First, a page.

Synopsis: A half-dragon teenage living secretly as a human in a country that despises dragons must foil a plot to plunge the two races into renewed warfare.
Book Review: I have a well-known prejudice against YA, so I was initially extremely surprised when I showed up for book club and everyone referred to this as a YA novel. Because I loved it. After thinking on it for about five seconds I realized that yes, this is totally YA. But it is awesome!
The heart of this book is its characters. They pop in bold colors, and feel like real people. Interesting, expressive, often admirable, and always real. I fell in love with all of them.
Particularly interesting to people like me are the dragons, who are basically extremely-thoughtful, Aspergers-ish, geeks. They love math and applied game theory, and have trouble understanding emotions, and give off a bit of a Spock vibe. Seeing a society of such creatures, and the way they are hated by humans, warms my heart. Even moreso when Seraphina (the titular protagonist) starts to discover her own dragon-like tendencies. When she first enters a pub for dragonkind and finds other humans like her, who love to talk about math and are terrible at flirting and other social things, she finally feels like she’s found a home. She’s finding her geek family!! It’s YA for people like us! Sadly, this doesn’t get as much attention as maybe it should. The story focuses more on the Prince and Princess of the kingdom (well, queendom technically), who are very much the Popular Kid crowd. Yet I still related very strongly with the geekiness of Seraphina, and it was kinda gratifying seeing her find acceptance among the cool crowd too.
(Seriously tho, one of the dragons is investigating love, which has been striking some of his comrades, so that he can better understand and combat this malady that has been infesting some of their brightest minds! And he’s willing to face lobotomy as a consequence, to help his people overcome this scourge. How can you not love that?)
It has some fantastic humor based off of this geeky stuff too. When one particular musical instrument is played FAR too loudly near her, Seraphina says “my appreciation increased with the square of the distance separating us”. :D
I also love that much of the conflict is informed by her constant need to lie to everyone about herself. The world of lies she wraps herself in feels very close to home for me. I never feel like I’m being honest with the world, everything is a dance performed so I am not shunned, and Seraphina has the same problem. Her fear of being found out comes with far worse consequences than mine, and that made the story all the more compelling.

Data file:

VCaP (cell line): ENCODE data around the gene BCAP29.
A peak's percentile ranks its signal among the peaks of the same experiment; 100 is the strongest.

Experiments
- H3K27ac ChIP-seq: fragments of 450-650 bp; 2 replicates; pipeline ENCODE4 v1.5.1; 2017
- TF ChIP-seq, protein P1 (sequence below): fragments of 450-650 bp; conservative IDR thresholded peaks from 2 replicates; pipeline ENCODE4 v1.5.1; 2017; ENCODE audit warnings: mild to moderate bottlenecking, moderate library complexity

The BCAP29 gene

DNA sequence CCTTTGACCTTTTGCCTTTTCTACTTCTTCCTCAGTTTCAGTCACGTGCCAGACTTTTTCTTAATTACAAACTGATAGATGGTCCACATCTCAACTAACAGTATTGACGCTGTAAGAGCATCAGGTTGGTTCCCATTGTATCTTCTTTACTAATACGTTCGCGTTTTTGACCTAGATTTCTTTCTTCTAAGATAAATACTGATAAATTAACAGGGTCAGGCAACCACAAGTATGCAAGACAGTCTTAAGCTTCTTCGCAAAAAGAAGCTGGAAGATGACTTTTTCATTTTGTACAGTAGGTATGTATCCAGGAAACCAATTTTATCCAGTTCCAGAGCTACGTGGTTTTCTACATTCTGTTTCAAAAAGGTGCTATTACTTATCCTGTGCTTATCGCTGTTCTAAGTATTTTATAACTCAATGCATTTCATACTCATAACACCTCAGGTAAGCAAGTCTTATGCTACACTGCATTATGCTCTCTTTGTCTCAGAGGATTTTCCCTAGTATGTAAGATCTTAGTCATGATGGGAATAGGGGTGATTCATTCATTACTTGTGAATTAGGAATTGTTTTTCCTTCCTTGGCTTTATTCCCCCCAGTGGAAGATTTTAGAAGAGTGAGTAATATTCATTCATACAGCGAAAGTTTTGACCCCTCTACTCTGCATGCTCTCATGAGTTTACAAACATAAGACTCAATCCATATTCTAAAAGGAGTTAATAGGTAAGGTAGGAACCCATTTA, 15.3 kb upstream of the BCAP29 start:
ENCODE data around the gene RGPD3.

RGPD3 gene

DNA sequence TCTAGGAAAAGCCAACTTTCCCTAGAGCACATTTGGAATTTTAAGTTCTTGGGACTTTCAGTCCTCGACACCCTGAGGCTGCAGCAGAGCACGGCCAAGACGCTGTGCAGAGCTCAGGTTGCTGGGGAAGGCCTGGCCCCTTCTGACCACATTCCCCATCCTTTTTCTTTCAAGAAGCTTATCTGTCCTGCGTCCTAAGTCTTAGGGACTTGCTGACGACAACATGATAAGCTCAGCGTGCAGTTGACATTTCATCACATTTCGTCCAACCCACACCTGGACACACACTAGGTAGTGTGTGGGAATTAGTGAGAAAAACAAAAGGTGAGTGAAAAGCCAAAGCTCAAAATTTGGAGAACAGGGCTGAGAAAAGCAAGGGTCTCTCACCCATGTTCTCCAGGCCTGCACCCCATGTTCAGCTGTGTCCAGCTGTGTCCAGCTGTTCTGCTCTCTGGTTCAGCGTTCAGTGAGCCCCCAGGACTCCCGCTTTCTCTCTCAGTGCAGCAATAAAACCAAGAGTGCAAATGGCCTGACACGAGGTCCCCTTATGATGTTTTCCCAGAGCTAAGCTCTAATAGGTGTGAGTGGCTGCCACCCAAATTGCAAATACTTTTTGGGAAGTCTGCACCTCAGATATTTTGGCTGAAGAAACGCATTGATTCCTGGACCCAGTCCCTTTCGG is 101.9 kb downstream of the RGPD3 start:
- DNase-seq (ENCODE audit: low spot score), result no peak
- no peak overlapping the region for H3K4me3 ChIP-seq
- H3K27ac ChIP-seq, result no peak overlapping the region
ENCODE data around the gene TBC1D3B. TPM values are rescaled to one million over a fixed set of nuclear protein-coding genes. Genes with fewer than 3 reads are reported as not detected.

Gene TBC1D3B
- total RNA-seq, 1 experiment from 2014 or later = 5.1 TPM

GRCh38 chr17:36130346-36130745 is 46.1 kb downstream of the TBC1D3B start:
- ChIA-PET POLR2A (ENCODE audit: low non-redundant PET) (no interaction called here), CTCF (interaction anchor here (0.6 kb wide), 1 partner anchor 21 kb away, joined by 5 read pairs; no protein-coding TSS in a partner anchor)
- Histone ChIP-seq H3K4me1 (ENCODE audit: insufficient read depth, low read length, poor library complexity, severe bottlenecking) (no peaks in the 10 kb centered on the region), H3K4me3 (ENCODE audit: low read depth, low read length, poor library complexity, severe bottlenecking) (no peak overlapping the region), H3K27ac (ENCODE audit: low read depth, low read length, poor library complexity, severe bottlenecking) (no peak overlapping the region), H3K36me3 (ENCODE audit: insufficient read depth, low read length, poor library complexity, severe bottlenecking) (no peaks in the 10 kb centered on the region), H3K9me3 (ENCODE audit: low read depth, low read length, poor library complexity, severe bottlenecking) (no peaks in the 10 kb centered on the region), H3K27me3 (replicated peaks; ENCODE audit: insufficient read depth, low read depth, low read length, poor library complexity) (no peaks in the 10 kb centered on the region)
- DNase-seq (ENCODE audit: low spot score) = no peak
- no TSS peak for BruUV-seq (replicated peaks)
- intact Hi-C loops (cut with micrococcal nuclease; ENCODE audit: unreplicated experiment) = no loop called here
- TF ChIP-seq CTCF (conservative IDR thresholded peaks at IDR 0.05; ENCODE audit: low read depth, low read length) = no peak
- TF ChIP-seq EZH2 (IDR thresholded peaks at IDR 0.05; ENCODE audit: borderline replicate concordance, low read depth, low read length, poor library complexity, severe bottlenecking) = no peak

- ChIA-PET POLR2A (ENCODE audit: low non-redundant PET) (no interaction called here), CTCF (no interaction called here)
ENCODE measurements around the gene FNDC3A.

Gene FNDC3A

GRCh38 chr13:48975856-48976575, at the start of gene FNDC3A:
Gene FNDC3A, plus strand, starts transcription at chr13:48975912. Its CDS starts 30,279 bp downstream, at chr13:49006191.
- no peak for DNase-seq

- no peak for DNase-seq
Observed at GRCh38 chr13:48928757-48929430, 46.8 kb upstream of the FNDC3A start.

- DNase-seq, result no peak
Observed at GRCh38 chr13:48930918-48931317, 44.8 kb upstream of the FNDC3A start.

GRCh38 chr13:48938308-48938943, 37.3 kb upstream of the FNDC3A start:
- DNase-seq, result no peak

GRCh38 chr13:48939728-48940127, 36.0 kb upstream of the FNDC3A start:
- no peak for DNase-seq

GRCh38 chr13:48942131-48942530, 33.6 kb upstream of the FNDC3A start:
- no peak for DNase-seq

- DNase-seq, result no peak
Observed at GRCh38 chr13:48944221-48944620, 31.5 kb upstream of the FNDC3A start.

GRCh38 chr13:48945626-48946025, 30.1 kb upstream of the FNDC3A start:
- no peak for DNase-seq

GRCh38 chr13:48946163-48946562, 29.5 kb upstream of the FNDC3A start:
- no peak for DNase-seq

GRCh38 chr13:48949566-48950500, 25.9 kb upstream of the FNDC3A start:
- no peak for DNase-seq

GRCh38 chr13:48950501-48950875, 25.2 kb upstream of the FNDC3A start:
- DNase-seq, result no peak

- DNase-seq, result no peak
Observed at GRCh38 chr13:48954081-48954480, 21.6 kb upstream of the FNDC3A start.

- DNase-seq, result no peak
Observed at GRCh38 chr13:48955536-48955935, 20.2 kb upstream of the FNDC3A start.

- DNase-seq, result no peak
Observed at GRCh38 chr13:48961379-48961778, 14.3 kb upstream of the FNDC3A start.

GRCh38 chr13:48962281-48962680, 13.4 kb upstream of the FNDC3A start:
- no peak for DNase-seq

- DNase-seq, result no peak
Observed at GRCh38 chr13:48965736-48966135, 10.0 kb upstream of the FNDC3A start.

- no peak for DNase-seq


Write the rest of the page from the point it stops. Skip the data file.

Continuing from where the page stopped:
Finally, while it ends in a traditional “love triangle” situation, the reader ends up loving all three of the people within it, and more importantly – all three of those people care deeply for each other, and are very close friends! I strongly suspect that this is setting up for a polyamorous triad situation, which would just be the best coup ever for a NYT Best-selling YA series! Yes!! Make it so!
The one downside of this book is that the ending goes on forever. The denouement is 2-3 times longer than a good denouement should be. The final three chapters should NOT have been in this book – they should have been the first three chapters of the sequel. Or just hinted at. It felt very much like the sequel was started at the end of this book, and that’s just clumsy. Yes, we know there are lots of complications that arise due to the events in this book, and much will still happen in this world. We understand not ever thread can be tied up when there’s so much left to do. Don’t go starting the NEXT story within this book! Just finish up the one you have, and start the next story at the beginning of the next novel.
Still, that’s a small drawback to a delightful novel. Recommended!
Book Club Review: In general, I think YA has less to say that can really get adults talking. That was borne out again. While we did talk quite a bit about the things we liked, there wasn’t any deeper conversation that was sparked. Nevertheless, just seeing a YA book that is aimed directly at the growing-up-geeky demographic was so refreshing that I have a hard time saying one shouldn’t read this. I’m glad I read it, and so was everyone else at the book club, it got very high ratings from all. If you’re willing to have a meeting that’s less about theme and more just chatting about a fun book with lots of heart, this is a good one. Recommended in that case, but otherwise the most warm-feeling Not Recommended I can give.